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RE: new open issues

From: Lee Roberts <uce@roserockdesign.com>
Date: Sun, 28 Apr 2002 12:07:24 -0500
To: <w3c-wai-gl@w3.org>
Message-ID: <NFBBJHFEOLAGEICMIMBPEEKDCEAA.uce@roserockdesign.com>
OPEN ISSUE:   WCAG 1 TO WCAG 2

I'm curious, should we rely upon the Passive
sentence structure to cover the conversion from
WCAG1 to WCAG2?  Correct me if I'm wrong, this
issue will be a part of the finished document.  As
such passive sentence structure would indicate
that our work is not yet done even though we have
submitted and published a completed work.

My recommendation would be: "The conversion from
WCAG 1.0 to WCAG 2.0 created a need to map out the
differences and provide an easy path to follow.
The WCAG group realized the importance of easy
transition and worked extremely hard to make it
easy for developers and policy makers to
understand."


OPEN ISSUE:     Definition of SITE

I recommend that we define a site as, "A body of
elements within a domain claiming conformance to
WCAG2."
If we go with the current suggested definition we
will run into the area that one person or group
has claimed conformance while hosting their site
on one of they many hosting services out there
that prevents them from maintaining full control
over their site.  Such a site would be one on
Geocities, Tripod, Homestead, Free Yellow, etc.
They may be able to attempt a claim at
conformance, but the hosting service would quickly
remove that possibility.

Additionally, a news article developed by the WAI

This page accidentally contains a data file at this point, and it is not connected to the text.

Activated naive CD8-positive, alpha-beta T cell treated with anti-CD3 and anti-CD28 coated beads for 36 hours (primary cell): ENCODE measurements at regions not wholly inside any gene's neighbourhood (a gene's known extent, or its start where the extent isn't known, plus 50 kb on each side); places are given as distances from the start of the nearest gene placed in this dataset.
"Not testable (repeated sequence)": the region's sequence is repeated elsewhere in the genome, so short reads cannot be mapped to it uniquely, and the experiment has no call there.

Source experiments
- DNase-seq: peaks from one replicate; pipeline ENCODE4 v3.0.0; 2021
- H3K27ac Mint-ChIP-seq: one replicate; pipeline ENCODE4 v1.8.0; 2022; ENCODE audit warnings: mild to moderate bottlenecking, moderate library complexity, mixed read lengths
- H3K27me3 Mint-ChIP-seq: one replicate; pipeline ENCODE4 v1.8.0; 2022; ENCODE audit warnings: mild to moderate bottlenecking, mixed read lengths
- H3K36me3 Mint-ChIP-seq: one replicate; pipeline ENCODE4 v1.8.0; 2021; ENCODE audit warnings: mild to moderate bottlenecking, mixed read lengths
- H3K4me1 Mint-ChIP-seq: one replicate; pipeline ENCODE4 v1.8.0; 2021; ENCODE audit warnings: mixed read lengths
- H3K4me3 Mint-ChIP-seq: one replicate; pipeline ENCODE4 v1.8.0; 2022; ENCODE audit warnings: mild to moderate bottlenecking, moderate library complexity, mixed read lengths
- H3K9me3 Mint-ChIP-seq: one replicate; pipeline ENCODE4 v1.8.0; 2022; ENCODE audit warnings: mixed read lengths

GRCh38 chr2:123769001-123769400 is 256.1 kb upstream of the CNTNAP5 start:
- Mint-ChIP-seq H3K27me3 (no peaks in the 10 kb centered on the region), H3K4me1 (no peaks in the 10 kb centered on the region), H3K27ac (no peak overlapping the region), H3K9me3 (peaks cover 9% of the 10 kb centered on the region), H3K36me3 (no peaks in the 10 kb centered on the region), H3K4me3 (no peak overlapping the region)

aware author may meet the current suggested
definition, while the page the information is
provided on may not.  Who wins at that point?  Is
the content going to win because the author met
the WCAG requirements or does the page cause
everything to lose?  Based upon a semantic view
the content would win its argument of compliance,
but the page would still be unusable.
Suggested definition
For the purposes of these guidelines, a site is
that body of web content which the conformance
claim encompasses.

--------------------
For the perceivable future I would recommend that
we use perceivable simply because it breaks down
to a word people can understand.  While it may be
perceptible for people to generate a perception of
what we are talking about it is more plausible to
perceive that people will understand the word
perceivable.

The remainder fo the words are very acceptable.

OPEN ISSUE  - 5 MAGIC WORDS
PERCEIVABLE / PERCEPTIBLE
OPERABLE
NAVIGABLE
UNDERSTANDABLE
DURABLE

Thanks,
Lee Roberts
Received on Sunday, 28 April 2002 13:15:37 GMT

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